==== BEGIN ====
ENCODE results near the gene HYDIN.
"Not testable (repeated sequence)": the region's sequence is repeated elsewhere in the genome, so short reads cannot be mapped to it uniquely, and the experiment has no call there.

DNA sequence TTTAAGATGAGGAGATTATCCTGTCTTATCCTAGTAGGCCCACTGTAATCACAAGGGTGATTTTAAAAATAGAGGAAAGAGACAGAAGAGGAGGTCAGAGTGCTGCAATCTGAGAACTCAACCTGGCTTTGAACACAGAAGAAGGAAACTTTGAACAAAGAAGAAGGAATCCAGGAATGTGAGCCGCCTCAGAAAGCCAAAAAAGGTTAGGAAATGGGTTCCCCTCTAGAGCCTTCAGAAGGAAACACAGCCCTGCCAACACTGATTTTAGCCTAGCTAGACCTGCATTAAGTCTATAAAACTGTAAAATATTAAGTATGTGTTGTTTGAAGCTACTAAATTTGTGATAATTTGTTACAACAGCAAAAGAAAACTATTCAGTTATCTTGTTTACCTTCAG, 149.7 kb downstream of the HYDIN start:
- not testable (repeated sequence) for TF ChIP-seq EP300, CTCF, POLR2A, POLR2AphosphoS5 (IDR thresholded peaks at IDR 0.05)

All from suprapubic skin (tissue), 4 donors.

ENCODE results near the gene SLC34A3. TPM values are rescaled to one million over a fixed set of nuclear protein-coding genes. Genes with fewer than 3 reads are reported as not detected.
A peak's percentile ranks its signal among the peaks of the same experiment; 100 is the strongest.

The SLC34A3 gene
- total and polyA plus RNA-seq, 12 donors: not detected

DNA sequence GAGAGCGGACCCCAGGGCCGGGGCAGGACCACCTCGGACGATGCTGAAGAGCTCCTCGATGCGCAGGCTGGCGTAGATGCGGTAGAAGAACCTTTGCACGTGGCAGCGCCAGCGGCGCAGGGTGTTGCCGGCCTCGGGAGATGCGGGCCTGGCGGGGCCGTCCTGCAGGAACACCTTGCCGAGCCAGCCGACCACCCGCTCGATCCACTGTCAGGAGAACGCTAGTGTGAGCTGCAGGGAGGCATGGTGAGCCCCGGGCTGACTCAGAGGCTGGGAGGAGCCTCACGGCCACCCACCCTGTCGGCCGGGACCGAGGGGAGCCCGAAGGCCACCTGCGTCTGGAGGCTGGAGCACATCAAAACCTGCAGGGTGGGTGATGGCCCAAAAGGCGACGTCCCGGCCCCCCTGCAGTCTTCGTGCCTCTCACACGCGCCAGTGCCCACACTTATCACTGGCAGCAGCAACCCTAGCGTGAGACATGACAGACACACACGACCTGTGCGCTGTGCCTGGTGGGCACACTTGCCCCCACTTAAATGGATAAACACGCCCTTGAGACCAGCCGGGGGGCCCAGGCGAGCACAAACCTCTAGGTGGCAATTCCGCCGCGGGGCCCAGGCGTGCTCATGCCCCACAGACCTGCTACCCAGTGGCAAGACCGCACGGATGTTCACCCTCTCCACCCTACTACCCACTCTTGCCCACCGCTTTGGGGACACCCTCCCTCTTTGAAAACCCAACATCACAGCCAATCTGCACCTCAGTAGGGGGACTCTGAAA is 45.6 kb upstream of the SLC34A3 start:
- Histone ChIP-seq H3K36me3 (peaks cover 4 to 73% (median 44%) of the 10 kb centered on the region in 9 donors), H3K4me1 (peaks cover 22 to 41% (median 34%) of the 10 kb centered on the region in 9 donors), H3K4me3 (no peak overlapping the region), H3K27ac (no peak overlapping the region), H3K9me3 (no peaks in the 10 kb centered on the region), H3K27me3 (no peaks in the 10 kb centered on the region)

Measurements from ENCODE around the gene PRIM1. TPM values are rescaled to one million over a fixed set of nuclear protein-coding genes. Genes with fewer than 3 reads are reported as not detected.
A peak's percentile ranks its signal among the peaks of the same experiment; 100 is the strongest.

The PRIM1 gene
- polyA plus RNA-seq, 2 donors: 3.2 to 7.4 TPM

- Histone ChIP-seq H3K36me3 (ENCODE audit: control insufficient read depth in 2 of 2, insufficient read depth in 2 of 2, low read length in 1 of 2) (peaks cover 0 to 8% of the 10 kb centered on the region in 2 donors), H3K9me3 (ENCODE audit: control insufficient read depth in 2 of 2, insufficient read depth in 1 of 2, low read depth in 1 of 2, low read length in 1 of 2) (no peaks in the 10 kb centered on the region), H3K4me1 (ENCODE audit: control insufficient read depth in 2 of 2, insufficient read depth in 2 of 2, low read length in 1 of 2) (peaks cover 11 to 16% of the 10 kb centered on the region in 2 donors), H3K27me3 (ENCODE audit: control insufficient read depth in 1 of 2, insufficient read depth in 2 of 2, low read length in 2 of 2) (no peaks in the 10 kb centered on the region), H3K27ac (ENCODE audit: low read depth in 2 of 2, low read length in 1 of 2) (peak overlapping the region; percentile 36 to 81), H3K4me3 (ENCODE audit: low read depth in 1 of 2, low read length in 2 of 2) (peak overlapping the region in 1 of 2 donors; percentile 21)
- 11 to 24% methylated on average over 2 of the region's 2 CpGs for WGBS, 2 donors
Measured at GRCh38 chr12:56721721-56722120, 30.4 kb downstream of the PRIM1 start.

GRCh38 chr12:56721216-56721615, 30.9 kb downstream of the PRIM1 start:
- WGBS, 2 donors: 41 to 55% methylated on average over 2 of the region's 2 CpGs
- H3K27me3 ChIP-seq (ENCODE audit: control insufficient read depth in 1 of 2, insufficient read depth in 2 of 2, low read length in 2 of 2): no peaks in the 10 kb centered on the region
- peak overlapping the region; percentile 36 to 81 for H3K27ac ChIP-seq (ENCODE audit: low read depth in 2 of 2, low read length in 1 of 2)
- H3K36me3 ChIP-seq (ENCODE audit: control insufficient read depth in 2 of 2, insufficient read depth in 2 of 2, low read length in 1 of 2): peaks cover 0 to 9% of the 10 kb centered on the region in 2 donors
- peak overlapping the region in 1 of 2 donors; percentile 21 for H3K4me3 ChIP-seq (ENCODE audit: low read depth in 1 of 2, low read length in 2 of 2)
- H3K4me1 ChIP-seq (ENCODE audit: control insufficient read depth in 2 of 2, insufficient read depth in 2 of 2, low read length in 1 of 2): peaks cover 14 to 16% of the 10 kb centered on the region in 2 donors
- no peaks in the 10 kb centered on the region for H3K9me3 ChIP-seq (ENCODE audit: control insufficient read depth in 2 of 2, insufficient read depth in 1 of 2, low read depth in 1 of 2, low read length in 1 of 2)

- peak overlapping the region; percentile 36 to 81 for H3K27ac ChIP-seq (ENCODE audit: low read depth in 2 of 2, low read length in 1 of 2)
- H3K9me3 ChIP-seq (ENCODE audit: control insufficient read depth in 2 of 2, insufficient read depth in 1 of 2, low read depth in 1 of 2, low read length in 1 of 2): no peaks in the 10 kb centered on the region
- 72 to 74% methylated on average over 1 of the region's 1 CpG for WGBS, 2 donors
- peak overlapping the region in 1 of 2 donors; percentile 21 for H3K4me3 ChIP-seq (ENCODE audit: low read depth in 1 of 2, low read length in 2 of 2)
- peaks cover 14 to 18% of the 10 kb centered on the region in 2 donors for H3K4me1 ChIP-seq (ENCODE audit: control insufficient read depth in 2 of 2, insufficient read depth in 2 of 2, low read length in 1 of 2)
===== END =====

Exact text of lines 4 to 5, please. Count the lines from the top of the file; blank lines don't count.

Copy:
- not testable (repeated sequence) for TF ChIP-seq EP300, CTCF, POLR2A, POLR2AphosphoS5 (IDR thresholded peaks at IDR 0.05)

All from suprapubic skin (tissue), 4 donors.